AF: “How do you feel about the state of your neighborhood today?”

VT: “It’s a little it’s, it’s …, right now it’s a little quiet. It’s a quiet space with a lot of change happening, change is happening so fast to the point of …, when you, when you, see a new …, a, a new truck coming down the street it’s like, where are they going? Where are they going to develop? Or you see someone digging in the street, what are they doing? Are they putting in a new pipes? ... you know what is going on because change is happening rapidly in that Virginia Park area.”

AF: “Are there a lot of new neighbors that have moved in?”

VT: “Ah yes, there’s new neighbors, there’s new neighbors, … ah I can tell whose new when my dog barks and I can tell who he sees everyday laughs when he say hi * makes dog barking noises * I mean when he barks and says hi, so it’s becoming more diversified than … it had when I grew up. Matter a fact, it is more diverse in my life time right now.”

AF: “What would you like to see happen in your neighborhood?”

VT: “I would like to enjoy change with … inclusion, meaning that all neighbors being enable to participate and benefit from any change that’s coming.”

AF: “If you could get a project done in your new neighborhood what would it be?”.

VT: “I would do a memorial garden for those hero’s and inaudible that paved the way for that community. And the shoulders that we stand on for that community to benefit and maintain for new development to come. Some say Detroit is… they will look at it for that community that …were bringing back, the neighborhood is coming back but there had to be someone there to sustain it in order for it to be a neighborhood to come to.”

AF: “How do you feel about the state of the city today?”.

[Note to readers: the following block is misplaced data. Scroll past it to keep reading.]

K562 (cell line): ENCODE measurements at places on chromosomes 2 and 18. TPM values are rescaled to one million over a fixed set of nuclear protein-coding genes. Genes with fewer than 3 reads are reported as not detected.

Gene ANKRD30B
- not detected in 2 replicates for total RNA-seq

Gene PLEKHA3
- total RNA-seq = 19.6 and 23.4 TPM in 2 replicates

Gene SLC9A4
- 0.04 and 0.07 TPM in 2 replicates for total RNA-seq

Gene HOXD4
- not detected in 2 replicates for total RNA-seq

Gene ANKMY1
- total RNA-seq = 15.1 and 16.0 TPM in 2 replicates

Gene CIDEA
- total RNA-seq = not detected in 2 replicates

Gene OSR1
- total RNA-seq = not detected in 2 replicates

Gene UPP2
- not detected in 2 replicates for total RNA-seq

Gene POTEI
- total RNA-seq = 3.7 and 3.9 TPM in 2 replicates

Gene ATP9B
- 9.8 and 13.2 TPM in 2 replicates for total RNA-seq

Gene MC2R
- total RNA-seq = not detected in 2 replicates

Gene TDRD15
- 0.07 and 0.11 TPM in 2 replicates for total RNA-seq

VT: “I’m biased. I’m biased because what I didn’t understand in the sixties and what may have contributed to maybe some uncomfortable and unrest in that community and I didn’t understand because I was too little but as an adult I can see how it happened then and how it can happen now.”

AF: “Okay, and …, is there any, big impacts on your neighborhood now, that have like, just occurred or happened in the past couple years that have changed your neighborhood for the better or for the worse?”

VT: “Bias. … the avocation of the land, the land has been purchased, the city has partnered with developers and they have made decisions …between developer and city partners to do future developments and there is limited input with the residents of that community who are directly impacted and being pro, active for development, but I do prefer to have inclusion. If the developer should have access to that land and community residents should have an option as well, they may not be able to afford all of it, but they should be able to have some of it.”

AF: “Is there an organization for your neighborhood? Like an neighborhood council or..”.

VT: “It used to be Virginia council.”

AF: “Yeah? What did they do?”

AF: “Well that ended going thru change and then it ended up being eliminated from the city government perspective, but from the grass roots, there is still individuals who still participate, I am one of them, that… still contribute their time to … participate in meetings of development that’s taken place to be able to have some type of engagement and input. They call it engagement and I wanna, I wanna stay with the input, active input, so that it would be a win, win situation for new residents, and former residents and future residents.”

AF: “Okay.”


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“Venita Thompkins,” Detroit Historical Society Oral History Archive, accessed October 1, 2023,